Diagnosis of Hypokalemia

The cause of hypokalemia in most cases can be established on the basis of anamnesis. Clarify whether the patient is taking laxatives or diuretics. It is also important to find out if it causes artificial vomiting. With severe leukocytosis (for example, in patients with acute myeloid leukemia), if blood samples are stored at room temperature, pseudo-hypokalemia is rarely observed (potassium is captured by leukocytes). To avoid this, you should store the samples in the refrigerator or quickly separate the plasma or serum from the cells. Then exclude a decrease in potassium intake with food and causes leading to the movement of potassium into cells. A source of potassium loss helps establish a urine test. If renal function is not changed, then as a result of decreased secretion and increased potassium reabsorption, its excretion during hypokalemia decreases to 15 mmol / day. This is observed with potassium loss through the skin and gastrointestinal tract, as well as some time after taking diuretics or repeated vomiting.

Renal loss of potassium increases with increasing fluid intake in the distal nephron and increasing potassium concentration in the cortical sections of the collecting tubules. In the differential diagnosis of the causes of renal loss of potassium, an assessment of the volume of extracellular fluid, ASC, and measurement of blood pressure help.

A quick and easy method for evaluating potassium secretion is to determine the trans-tubular gradient of potassium concentration. This indicator is equal to the ratio of the concentration of potassium in the lumen of the cortical sections of the collecting tubules and in the peritubular capillaries (i.e., in the plasma). His calculation is based on three conditional assumptions:

  • reabsorption of dissolved substances does not occur in the brain sections of the collecting ducts;
  • in these departments potassium is not secreted and not reabsorbed;
  • osmolality of the fluid at the ends of the cortical sections of the collecting tubules is known.

In most cases, these assumptions are more or less complied with:

  • reabsorption of sodium in the distal sections of the collecting tubules usually has little effect on the trans-tubular gradient of potassium concentration;
  • secretion or reabsorption of potassium in these departments occurs only with severe hypokalemia or hyperkalemia;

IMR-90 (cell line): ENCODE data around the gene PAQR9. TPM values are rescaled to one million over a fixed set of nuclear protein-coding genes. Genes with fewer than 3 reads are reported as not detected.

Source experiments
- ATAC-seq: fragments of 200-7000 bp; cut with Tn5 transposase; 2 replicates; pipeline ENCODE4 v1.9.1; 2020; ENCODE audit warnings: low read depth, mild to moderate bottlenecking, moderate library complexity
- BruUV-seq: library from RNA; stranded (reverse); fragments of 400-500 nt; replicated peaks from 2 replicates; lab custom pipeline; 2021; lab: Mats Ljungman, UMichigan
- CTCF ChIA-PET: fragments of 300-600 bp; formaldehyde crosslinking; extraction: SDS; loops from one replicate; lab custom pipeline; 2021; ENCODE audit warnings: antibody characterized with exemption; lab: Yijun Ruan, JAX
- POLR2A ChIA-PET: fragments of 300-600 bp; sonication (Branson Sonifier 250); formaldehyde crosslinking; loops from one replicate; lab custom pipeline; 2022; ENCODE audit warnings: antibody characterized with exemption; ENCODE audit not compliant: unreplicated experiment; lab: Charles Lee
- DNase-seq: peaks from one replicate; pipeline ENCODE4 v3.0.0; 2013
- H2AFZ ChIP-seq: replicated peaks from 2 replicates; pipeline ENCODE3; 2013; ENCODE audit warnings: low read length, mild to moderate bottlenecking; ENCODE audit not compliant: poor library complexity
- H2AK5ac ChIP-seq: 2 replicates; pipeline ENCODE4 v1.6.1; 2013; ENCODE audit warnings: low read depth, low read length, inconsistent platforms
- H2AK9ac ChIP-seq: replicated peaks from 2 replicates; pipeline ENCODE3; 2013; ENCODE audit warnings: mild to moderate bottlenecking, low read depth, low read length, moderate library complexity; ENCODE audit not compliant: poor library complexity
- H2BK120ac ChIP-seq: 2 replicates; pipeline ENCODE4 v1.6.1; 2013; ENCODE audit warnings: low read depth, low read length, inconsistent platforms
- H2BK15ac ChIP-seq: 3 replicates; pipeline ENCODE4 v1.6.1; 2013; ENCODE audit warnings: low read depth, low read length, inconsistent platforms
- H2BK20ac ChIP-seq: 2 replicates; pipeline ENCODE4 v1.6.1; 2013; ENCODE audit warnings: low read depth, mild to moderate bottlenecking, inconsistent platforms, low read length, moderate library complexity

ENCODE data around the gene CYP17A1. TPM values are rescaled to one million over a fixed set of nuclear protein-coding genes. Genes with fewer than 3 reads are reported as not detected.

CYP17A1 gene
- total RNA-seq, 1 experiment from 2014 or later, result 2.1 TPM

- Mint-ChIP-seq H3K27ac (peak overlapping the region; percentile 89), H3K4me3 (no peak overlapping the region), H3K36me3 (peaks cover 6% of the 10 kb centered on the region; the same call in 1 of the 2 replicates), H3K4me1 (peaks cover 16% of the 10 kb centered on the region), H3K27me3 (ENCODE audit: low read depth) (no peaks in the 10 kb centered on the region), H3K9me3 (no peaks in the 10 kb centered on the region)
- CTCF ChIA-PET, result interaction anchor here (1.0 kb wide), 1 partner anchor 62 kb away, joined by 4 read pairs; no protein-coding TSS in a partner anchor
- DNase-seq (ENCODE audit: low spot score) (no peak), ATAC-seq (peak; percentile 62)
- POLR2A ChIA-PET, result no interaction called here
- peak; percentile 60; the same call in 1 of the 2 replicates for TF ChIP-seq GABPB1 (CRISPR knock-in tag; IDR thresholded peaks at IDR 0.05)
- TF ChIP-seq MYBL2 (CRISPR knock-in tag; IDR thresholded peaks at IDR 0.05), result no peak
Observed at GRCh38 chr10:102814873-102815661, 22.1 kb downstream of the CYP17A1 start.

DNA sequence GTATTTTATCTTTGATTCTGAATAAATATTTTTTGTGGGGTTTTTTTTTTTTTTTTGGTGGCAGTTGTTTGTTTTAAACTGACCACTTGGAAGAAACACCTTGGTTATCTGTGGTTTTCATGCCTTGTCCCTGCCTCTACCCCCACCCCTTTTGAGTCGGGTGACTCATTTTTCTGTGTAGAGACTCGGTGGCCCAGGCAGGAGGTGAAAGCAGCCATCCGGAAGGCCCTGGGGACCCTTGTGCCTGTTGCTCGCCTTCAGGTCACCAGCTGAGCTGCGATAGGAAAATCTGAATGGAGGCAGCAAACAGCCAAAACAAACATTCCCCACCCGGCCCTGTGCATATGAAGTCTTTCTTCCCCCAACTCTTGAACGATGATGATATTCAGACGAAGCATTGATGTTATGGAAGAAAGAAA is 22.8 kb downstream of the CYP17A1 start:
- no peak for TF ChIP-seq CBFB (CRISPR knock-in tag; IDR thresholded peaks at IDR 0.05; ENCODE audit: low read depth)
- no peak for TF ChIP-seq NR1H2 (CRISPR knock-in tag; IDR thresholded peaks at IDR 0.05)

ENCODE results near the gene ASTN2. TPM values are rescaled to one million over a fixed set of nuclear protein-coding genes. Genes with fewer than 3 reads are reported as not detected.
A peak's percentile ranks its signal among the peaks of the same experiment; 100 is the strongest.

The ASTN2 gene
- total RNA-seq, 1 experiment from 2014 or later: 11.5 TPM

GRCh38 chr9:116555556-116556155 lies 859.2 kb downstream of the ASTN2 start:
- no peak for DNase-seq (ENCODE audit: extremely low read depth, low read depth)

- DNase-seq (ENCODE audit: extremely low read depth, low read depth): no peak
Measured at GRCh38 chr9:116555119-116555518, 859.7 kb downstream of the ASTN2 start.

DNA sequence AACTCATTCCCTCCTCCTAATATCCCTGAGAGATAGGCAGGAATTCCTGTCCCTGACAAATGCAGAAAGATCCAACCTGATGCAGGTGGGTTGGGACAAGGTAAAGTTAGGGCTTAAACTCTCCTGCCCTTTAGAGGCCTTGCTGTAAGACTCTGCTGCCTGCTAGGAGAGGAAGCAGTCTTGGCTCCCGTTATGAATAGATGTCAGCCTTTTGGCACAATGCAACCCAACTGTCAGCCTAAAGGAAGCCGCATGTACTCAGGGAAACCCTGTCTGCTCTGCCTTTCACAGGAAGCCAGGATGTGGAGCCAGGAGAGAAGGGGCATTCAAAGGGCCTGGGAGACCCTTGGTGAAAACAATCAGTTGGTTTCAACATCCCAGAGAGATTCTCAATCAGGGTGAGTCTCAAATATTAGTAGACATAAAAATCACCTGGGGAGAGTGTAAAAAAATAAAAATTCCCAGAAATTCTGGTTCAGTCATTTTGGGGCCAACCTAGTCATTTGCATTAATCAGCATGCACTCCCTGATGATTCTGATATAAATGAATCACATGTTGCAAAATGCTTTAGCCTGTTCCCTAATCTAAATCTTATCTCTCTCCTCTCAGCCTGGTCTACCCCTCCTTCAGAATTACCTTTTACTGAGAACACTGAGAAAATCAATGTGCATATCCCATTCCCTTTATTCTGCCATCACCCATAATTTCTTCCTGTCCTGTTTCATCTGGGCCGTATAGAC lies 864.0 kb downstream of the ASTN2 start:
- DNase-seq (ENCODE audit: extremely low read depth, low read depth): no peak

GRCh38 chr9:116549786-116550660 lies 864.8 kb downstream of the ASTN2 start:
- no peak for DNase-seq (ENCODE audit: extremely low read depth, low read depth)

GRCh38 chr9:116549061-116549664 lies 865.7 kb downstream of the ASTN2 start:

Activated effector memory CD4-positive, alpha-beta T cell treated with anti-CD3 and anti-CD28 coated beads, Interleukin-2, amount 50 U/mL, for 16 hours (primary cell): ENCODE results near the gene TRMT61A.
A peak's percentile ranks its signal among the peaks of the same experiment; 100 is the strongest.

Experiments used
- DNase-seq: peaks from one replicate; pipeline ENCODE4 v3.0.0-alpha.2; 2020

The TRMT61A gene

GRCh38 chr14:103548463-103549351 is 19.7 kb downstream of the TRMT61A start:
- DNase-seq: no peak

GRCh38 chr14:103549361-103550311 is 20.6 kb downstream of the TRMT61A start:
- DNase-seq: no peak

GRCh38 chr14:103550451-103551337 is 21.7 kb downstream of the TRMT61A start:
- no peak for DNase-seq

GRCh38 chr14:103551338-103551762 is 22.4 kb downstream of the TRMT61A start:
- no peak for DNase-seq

• under the action of ADH, the osmolality of the liquid at the ends of the cortical sections of the collecting tubes is equal to the osmolality of the plasma, and then the concentration of potassium in them (K + cst) can be calculated by the formula:

(K + kst) = (K +) m x Opl / Ohm, where

(K +) m – the concentration of potassium in the urine,

Opl – osmolality of plasma,

Ohm – osmolality of urine.


ChGKK = (K + kst) / (K + pl) = ((K +) m x Opl / Ohm) / (K + pl), where

ChGKK – trans-tubular concentration gradient of potassium,

(K +) PL – the concentration of potassium in the plasma.

The above calculations are true if the osmolality of urine is higher than the osmolality of plasma.

There are no normal values ​​of the trans-tubular gradient of potassium concentration, since they depend on the balance of potassium.

Hypokalemia with a trans-canalicular gradient of potassium concentration of more than 4 indicates renal loss of potassium due to increased secretion of this ion in the distal nephron. One possible cause of this condition is hyperaldosteronism.

For differential diagnosis of different forms of hyperaldosteronism, the level of renin and aldrsterone in the plasma is determined.

Bicarbonaturia, as well as the presence in the urine of other non-absorbable anions, increases the trans-tubular gradient of potassium concentration and stimulates the excretion of this ion.

Hypokalemia Treatment

Treatment aims to stop the loss of potassium and eliminate its deficiency. In case of hypokalemia due to redistribution of potassium iv, the administration of potassium preparations is not indicated, as it can lead to rebound hyperkalemia (with the exception of familial hypokalemic periodic paralysis). Potassium intake is safe.

The concentration of potassium in the plasma does not accurately reflect its total content in the body. Thus, a decrease in the concentration of potassium in the plasma to 3 mmol / L may correspond to a deficit of 200 to 400 mmol of potassium. If the concentration of potassium in the plasma is below 3 mmol / l, then its deficiency often reaches 600 mmol. When moving potassium from cells (in particular, with diabetic ketoacidosis), potassium deficiency can be underestimated. In this regard, during treatment, it is necessary to constantly monitor the concentration of potassium in the plasma.

With hypokalemia with metabolic alkalosis, potassium chloride is prescribed.

With hypokalemia with metabolic acidosis (with prolonged diarrhea or renal tubular acidosis), bicarbonate and potassium citrate are used (the latter breaks down to form bicarbonate).

Intravenous administration of potassium preparations is indicated for severe hypokalemia or the inability to take drugs internally. When introduced into the peripheral vein, the concentration of potassium in the solution should not exceed 40 mmol / l, when introduced into the central vein – 60 mmol / l. If there are no paresis and life-threatening arrhythmias, the infusion rate should not exceed 20 mmol / h. Potassium chloride is best added in 0.9% NaCl.

The introduction of potassium with glucose solutions can lead to an even greater decrease in the concentration of potassium in the plasma due to the insulin-mediated movement of potassium into the cells. Fast iv administration of potassium chloride requires careful monitoring of the patient (ECG, study of motor functions).

Hypokalemia Prevention

A proper diet will help prevent the development of the disease. It is difficult to determine whether hypoglycemia will occur after vomiting or diarrhea, after taking diuretics.